Physician-scientists at The Texas Heart Institute announced today the results of the largest cell therapy trial to date in patients with chronic heart failure due to low ejection fraction. The therapy benefited patients by improving the heart’s pumping ability, as measured by ejection fraction, and reducing the risk of heart attack or stroke, especially in patients with high levels of inflammation. Also, a strong signal was found in the reduction of cardiovascular death in patients treated with cells. The findings are published in the Journal of the American College of Cardiology.
Investigators in this landmark clinical trial have shown that a special immunomodulatory cell type called MPC (mesenchymal precursor cells) developed by Mesoblast Inc. has the potential for the first time to address a major contributor to heart failure—inflammation. Patients in the trial were on full guideline-recommended drug therapy for heart failure, suggesting that the effect of the cell therapy was synergistic with and additive to state-of-the-art heart failure medications.
More than 6 million Americans have chronic heart failure, a progressive disease that leads to a weakening of the heart muscle and a loss of its pumping function. Most heart failure drugs used today aim to address the detrimental changes that occur in the heart due to complex neurohormonal pathways activated during heart failure to compensate for poor heart function. These activated pathways eventually contribute to the progression of heart failure and repeated hospitalizations. Despite advances in therapies targeting these pathways, mortality rates remain high. The unique mechanism of action of MPC appears to provide an alternative approach that can potentially impact the high mortality of this disease significantly.
DREAM-HF (Double-Blind Randomized Assessment of Clinical Events With Allogeneic Mesenchymal Precursor Cells in Heart Failure), sponsored by Mesoblast, was a phase 3 trial performed at 51 sites in 565 patients with chronic heart failure, who were also on standard-of-care heart failure treatment. The study, which had a mean follow-up of 30 months, was designed to examine the effects of MPC comprising immunoselected, culture-expanded mesenchymal precursor cells (MPCs) on the number of hospitalizations and major adverse cardiovascular events in heart failure. MPCs are a good candidate for use in heart failure with low ejection fraction because they have potent anti-inflammatory, pro-angiogenic, and pro-healing effects. The cells were obtained from the bone marrow of healthy adult donors. Cell-treated patients in the study received direct cardiac injections of MPCs, and control patients underwent a “sham” or mock procedure with no injections.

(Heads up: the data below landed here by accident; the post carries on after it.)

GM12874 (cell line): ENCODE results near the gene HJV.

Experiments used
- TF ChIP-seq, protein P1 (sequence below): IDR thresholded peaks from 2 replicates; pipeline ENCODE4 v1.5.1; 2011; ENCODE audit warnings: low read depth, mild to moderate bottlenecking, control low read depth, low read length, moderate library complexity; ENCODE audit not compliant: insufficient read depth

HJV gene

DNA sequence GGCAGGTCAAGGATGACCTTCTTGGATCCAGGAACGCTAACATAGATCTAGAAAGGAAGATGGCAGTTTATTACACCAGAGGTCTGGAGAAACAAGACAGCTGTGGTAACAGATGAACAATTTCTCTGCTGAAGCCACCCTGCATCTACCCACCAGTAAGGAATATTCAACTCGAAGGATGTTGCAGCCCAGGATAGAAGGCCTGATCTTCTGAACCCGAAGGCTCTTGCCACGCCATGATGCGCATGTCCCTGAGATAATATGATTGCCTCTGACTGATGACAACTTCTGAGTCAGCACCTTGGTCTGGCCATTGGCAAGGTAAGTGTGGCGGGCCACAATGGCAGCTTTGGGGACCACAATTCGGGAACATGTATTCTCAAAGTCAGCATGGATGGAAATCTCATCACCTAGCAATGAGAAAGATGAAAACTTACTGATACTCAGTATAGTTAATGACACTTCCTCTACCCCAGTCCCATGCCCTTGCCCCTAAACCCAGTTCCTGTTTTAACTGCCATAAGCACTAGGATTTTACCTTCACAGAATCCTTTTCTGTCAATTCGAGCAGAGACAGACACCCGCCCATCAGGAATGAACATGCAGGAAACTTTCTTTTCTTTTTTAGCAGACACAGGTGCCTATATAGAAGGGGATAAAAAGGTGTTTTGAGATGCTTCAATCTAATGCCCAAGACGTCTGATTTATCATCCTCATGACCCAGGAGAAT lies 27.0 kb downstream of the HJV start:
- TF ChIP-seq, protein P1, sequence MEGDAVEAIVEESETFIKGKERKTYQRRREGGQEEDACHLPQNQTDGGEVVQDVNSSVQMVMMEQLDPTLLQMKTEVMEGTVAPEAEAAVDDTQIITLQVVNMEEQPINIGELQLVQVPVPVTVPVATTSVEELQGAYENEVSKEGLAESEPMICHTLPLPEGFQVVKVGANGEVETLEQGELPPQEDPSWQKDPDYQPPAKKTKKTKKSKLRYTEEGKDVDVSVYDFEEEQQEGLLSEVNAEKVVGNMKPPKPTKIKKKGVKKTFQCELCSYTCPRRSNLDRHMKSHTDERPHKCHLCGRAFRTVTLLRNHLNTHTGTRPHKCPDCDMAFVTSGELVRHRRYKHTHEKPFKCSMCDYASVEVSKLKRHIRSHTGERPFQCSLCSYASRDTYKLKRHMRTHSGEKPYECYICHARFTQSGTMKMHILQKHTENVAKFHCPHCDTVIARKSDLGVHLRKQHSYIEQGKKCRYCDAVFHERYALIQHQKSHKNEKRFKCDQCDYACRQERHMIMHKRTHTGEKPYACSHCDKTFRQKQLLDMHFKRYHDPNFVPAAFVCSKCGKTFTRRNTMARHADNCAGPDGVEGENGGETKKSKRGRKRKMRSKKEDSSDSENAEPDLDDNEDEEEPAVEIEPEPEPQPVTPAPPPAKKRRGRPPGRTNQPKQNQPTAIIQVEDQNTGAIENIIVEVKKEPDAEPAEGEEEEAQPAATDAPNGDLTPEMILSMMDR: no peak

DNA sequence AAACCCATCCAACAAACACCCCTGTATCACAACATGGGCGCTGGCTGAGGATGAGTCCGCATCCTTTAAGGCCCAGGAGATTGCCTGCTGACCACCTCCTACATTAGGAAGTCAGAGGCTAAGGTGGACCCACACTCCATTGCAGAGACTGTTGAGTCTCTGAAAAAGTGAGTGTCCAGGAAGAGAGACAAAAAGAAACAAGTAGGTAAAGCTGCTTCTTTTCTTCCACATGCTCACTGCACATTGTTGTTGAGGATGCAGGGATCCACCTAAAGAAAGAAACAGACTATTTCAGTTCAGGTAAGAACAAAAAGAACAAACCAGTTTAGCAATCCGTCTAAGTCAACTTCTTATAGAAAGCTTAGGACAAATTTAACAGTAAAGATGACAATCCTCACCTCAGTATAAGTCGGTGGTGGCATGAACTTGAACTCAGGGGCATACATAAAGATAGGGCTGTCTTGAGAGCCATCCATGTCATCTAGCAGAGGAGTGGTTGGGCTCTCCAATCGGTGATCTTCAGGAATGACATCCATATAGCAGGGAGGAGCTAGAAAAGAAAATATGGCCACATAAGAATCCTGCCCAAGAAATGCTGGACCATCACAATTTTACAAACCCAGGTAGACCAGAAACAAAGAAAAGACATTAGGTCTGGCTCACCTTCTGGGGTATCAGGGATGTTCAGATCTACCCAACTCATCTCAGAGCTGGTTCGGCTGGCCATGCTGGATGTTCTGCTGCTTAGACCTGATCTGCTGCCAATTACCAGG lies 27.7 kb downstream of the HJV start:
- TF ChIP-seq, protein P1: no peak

MPC-treated patients showed a significant strengthening of the left ventricular muscle within the first 12 months as measured by an increase in left ventricular ejection fraction, which measures the heart’s pumping ability and is one of the metrics used to assess overall heart function. Over a mean follow-up of 30 months, treatment with MPCs reduced the risk of cardiovascular death, heart attack, or stroke, with a greater decrease in patients with increased inflammation. MPC treatment reduced the rate of heart attack or stroke by 58%, and the benefit rose to 75% in patients with high levels of a blood marker for inflammation. Similarly to what was seen with these major adverse cardiovascular events, improvement in ejection fraction was even more pronounced in patients with higher inflammation levels. MPC therapy did not further reduce recurrent heart failure events requiring hospitalization over and above the effects of traditional drugs, which reduce circulating volume overload caused by the maladaptive effects of neurohormonal activation. The currently available medications already address this aspect of heart failure treatment.
“The results of DREAM-HF are an important step in understanding how cell therapy provides benefits in patients with chronic heart failure due to poor pump function. The cells appear to work by reducing inflammation, increasing microvascular flow, and strengthening heart muscle. Locally, in the heart, the MPCs can protect cardiac muscle cells from dying and can improve blood flow and energetics. In large blood vessels throughout the body, the reduced inflammation resulting from the activation of MPCs may decrease plaque instability, which is what leads to heart attacks and strokes. The cells seem to have a systemic immune-modulatory and anti-inflammatory effect,” according to the study’s lead author, Dr. Emerson C. Perin, MD, Ph.D, Medical Director at The Texas Heart Institute.
The DREAM-HF findings of long-term improvements in outcomes for patients with chronic heart failure due to low ejection fraction and poor pump function are important milestones in the field of cell therapy for cardiovascular disease. The results help identify heart failure patients with inflammation who are at greatest risk and most likely to benefit from MPC therapy, and findings will be confirmed in future studies. This seminal trial sets the stage for eventually adding cell therapy to the treatment arsenal for heart failure.
“The Texas Heart Institute has spent two decades pioneering the development of cellular therapies for the heart and continues to lead the world in this breakthrough work. For millions of people in the United States over the age of 20 who suffer from heart failure, MPC therapy could change the future of cardiovascular care for patients with heart failure due to inflammation,” according to Dr. Joseph G. Rogers, CEO and President of The Texas Heart Institute and advanced heart failure specialist.
Media Inquiries: Keri Sprung